Although estate agents warn that the perfect home may not exist and that buyers will probably need to compromise, there is often a struggle on which aspects one should kick to the curb.
There are definitely some features of a home you should not have to settle on, but just the same, there are some that you can, and may be wise to, overlook.
Given the long-term nature of a property investment, Adrian Goslett, regional director and chief executive of Re/Max of Southern Africa says there are some essential elements that should be carefully measured beforehand, to ensure you are making the right decision and purchasing a property that meets your needs both now and in the future.
“Before even looking at properties, you should sit down and determine what features you currently need in a home, as well as the features you may require in the future. The biggest restriction when looking to purchase is affordability.
“Financial restrictions could mean compromising on certain aspects, even if only for the time being. Ensure that you can afford to sustain the financial obligation before entering into the agreement.”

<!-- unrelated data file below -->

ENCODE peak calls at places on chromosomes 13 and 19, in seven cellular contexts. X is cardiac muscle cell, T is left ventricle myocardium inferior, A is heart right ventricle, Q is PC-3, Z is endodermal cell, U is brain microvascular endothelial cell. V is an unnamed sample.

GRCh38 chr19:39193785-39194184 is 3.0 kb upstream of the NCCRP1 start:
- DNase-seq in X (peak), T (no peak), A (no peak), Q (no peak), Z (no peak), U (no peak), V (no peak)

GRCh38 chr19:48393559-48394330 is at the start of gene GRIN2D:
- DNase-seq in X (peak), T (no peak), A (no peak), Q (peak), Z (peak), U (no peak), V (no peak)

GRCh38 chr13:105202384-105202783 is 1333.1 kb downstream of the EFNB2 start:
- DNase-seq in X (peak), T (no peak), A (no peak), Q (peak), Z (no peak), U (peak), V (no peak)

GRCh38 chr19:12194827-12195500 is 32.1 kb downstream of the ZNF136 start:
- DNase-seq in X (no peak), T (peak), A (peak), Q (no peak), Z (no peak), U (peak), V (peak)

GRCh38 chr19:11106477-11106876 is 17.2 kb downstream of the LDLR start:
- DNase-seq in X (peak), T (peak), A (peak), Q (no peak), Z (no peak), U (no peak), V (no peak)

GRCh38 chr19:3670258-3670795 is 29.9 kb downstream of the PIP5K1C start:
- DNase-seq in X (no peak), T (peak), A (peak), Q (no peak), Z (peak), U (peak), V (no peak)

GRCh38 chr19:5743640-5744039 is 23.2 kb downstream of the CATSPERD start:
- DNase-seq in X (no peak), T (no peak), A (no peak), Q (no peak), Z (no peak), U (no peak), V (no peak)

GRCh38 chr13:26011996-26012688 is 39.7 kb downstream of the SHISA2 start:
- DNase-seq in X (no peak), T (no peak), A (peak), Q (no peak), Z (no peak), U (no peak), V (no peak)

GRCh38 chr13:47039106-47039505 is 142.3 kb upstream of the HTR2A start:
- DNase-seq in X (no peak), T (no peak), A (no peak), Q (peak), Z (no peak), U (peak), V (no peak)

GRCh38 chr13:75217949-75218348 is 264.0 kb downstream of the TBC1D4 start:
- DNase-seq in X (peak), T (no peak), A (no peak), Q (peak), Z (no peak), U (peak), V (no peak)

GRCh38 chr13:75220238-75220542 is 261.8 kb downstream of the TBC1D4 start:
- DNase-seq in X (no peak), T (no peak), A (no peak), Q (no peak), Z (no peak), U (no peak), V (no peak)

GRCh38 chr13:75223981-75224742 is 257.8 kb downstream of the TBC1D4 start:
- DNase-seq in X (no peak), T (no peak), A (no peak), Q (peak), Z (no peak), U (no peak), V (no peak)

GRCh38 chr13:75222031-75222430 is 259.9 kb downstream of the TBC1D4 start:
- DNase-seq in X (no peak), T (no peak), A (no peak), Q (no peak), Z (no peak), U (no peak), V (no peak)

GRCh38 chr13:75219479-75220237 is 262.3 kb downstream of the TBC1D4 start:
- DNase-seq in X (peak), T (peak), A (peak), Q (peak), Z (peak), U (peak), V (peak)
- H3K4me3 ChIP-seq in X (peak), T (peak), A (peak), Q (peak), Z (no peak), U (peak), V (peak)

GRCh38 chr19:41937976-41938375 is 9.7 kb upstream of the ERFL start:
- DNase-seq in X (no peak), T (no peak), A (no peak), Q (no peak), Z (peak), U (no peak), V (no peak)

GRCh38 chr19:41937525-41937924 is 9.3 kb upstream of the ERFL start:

Property practitioner Cacisa Mgudlwa says it is important to rank each of the listed features you want by importance. While it is unlikely that you will find a property that will check every single box on this list, this exercise will help you focus on properties that work for you and your family.
Echoing this, Karen Turner, property practitioner at Jawitz Properties North Coast, says it is highly unlikely that all boxes will be ticked and agents should always encourage a degree of open-mindedness with any purchase.
“Size, and possibly precise specifications can be compromised on, however, the location needs to tick all the boxes, especially if being close to the correct schools and amenities is a priority for the purchaser’s lifestyle.”
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Anything that is not structural can be changed, but Matseleng Mogodi, founder and principal of Snooks Estates, says the determining factor would be the cost of making that change.
“Sometimes buyers become very creative with spaces and make them really cool, so if the size feels good, go ahead. But when there are awkward staircases, or doors in the wrong place (for you) and things that are just not talking to your kind of style, it would be wiser to alert the agent.
“Buyers can buy a property they do not really like, and then start blaming the agent when it does not change to what they would like it to be.”
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